The work progressed as larger crews were hired and, in June 1820, the first trial run was successfully completed when a number of coal arks negotiated the river and arrived in Philadelphia without mishap. Since White's navigation system was a one-way operation, it was impossible to return the coal arks to Mauch Chunk, and they were usually broken up for lumber upon reaching their destination, the boatmen returning by foot or wagon for the next trip downriver.


Shortly after work had begun on the Lehigh Navigation, the Lehigh Coal Co. was formed to oversee the mining and transport of coal from the Summit Hill mine to the river. An improved descending road from the mine to Mauch Chunk was completed in 1819 to accommodate horse-drawn coal wagons. The Lehigh Coal Co. merged its operations with the Lehigh Navigation Co. in April 1820, and regular shipment of Lehigh coal to Philadelphia was undertaken shortly thereafter by the newly merged Lehigh Coal & Navigation Co.


The popularity of anthracite increased noticeably by 1825, due in part to a concentrated campaign by Josiah White's Lehigh Coal & Navigation Co. to advertise the advantages of hard coal to the public. But as late as 1824 there were still skeptics. One Abijah Hall wrote in his travel notes that year:


My father procured a lump of Lehigh Coal about as large as his two fists, and tried it on his wood fire in an open Franklin stove. After two days he concluded that "if the world should take fire, the Lehigh Coal Mine would be the safest retreat, the last place to burn.1


Such reservations notwithstanding, by 1828 Philadelphia had burned 77,395 tons of anthracite, and the market was growing yearly. The increasing demand for hard coal necessitated improvement of the Lehigh Coal & Navigation's transport system. The wagon road from the mines to the coal boat landings at Mauch Chunk was no longer adequate, and the decision was made to build a gravity railroad on its right of way.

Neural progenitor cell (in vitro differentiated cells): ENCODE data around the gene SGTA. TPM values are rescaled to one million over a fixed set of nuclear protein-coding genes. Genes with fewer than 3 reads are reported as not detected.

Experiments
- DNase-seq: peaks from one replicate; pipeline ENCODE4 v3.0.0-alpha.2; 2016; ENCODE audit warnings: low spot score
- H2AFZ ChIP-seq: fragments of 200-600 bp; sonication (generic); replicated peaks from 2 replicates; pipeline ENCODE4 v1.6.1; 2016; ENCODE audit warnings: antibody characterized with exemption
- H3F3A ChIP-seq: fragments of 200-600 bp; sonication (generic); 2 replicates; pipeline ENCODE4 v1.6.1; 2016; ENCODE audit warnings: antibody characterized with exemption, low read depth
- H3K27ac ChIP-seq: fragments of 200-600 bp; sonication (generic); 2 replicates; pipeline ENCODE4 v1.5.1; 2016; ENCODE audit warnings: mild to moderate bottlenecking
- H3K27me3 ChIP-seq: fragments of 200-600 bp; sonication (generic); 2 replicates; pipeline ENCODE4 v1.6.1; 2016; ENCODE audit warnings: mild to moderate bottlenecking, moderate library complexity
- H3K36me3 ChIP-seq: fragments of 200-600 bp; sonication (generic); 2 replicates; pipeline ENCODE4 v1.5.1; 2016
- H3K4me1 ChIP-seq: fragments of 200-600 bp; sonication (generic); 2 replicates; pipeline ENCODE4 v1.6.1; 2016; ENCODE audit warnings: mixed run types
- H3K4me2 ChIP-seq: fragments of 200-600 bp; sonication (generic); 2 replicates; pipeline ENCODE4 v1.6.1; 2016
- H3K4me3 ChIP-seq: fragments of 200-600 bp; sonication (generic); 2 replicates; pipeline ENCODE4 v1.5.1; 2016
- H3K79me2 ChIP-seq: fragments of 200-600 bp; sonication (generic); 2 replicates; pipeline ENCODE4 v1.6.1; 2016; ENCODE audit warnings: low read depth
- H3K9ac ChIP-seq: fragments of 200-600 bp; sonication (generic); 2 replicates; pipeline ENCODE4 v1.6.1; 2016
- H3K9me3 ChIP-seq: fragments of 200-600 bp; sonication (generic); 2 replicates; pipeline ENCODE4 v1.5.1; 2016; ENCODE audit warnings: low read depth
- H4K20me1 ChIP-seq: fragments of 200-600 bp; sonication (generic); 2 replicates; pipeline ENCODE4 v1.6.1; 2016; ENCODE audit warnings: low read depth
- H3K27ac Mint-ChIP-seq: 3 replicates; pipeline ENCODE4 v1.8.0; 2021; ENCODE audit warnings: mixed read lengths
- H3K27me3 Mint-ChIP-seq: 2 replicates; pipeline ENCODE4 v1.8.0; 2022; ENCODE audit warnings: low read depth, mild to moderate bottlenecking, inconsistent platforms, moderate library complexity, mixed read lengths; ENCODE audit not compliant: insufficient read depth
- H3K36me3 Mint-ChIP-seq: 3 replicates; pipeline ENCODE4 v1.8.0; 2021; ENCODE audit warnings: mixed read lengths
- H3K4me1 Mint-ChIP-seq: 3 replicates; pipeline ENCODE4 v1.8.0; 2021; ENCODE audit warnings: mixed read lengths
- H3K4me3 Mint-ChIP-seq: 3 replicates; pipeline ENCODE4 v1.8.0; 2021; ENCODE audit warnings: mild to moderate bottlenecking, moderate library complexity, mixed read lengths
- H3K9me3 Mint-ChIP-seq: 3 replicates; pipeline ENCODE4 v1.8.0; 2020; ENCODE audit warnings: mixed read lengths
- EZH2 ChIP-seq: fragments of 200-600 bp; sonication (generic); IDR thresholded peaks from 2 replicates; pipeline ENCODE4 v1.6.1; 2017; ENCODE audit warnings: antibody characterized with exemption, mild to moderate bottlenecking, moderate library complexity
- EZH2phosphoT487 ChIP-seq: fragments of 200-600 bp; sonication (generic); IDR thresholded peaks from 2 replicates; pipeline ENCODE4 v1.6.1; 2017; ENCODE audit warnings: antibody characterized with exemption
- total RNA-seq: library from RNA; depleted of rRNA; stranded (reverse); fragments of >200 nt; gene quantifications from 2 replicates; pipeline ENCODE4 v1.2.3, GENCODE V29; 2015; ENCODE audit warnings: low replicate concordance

Construction was started in January 1827, and the ninemile rail line was ready for operation by late spring. Loaded coal cars made the descent to Mauch Chunk by gravity, where mule teams were hitched to the empty cars for the climb back to the mines. This primitive little line, laid with rails of strap iron on timber, was the first railroad in the Lehigh region, and one of the earliest railroads in the United States.


An old print showing railroad coal cars and canal boats being loaded with anthracite at Mauch Chunk on the Lehigh Canal. (Source: Archer/Courtesy William H. Shank)


As the downriver coal traffic increased, plans were made to convert the navigation to a slack-water operation, allowing boats to return upstream to Mauch Chunk. Construction of the Lehigh Canal began at Mauch Chunk in 1825, and was pushed downstream to Easton, where it was completed in June, 1829. By 1832 the Pennsylvania Canal System completed its Delaware Division between Philadelphia and Easton, where it connected with the LC&N, making possible improved navigation of the Delaware River for the Lehigh coal boats.


With the Philadelphia anthracite market secured, the Lehigh Coal & Navigation Co. turned its attention to possible new outlets for Lehigh coal. The opening of the Morris Canal from Newark Bay to Phillipsburg, N.J., just across the Delaware from Easton, gave the LC&N's anthracite ready eastward access to the New York City area.